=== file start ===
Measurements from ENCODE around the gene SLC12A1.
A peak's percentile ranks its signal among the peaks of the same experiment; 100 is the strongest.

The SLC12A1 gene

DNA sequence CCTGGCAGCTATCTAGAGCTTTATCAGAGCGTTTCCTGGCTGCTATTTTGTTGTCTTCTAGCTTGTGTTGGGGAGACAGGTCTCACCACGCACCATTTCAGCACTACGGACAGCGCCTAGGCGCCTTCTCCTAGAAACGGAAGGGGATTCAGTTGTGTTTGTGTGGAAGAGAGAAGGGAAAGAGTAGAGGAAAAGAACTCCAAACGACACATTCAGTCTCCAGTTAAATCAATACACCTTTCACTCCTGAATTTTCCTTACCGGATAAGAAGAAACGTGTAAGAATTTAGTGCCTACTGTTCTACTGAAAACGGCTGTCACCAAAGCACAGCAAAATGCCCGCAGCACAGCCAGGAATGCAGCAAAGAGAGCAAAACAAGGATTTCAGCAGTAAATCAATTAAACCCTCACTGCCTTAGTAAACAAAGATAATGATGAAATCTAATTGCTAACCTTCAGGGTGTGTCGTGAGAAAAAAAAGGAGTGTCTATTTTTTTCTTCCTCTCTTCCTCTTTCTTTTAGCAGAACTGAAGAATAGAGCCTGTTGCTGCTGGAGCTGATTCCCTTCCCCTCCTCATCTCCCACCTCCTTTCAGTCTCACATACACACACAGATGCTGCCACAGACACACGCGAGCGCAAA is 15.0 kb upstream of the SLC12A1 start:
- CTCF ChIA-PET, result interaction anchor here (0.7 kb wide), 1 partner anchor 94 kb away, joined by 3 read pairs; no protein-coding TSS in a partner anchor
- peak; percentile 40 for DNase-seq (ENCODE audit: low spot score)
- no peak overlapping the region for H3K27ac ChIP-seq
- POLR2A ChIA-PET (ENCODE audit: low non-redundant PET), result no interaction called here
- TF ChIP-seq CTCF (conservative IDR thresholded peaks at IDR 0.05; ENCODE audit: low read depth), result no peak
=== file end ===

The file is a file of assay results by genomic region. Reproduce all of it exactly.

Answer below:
Measurements from ENCODE around the gene SLC12A1.
A peak's percentile ranks its signal among the peaks of the same experiment; 100 is the strongest.

The SLC12A1 gene

DNA sequence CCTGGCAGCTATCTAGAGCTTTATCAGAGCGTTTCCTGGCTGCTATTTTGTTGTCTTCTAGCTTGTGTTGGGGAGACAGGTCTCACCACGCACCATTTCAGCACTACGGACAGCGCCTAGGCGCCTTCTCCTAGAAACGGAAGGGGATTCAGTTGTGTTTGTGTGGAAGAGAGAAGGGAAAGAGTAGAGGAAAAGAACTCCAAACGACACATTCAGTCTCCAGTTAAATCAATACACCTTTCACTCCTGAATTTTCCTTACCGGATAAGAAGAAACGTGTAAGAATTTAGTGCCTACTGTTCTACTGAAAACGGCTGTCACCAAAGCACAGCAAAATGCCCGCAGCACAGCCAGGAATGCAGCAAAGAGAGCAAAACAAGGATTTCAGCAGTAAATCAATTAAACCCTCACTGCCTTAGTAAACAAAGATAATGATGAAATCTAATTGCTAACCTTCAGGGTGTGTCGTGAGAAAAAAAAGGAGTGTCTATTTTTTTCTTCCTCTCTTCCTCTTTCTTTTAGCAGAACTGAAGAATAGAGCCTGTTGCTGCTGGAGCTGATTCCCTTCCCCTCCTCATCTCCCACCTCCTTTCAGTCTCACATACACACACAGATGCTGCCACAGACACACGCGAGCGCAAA is 15.0 kb upstream of the SLC12A1 start:
- CTCF ChIA-PET, result interaction anchor here (0.7 kb wide), 1 partner anchor 94 kb away, joined by 3 read pairs; no protein-coding TSS in a partner anchor
- peak; percentile 40 for DNase-seq (ENCODE audit: low spot score)
- no peak overlapping the region for H3K27ac ChIP-seq
- POLR2A ChIA-PET (ENCODE audit: low non-redundant PET), result no interaction called here
- TF ChIP-seq CTCF (conservative IDR thresholded peaks at IDR 0.05; ENCODE audit: low read depth), result no peak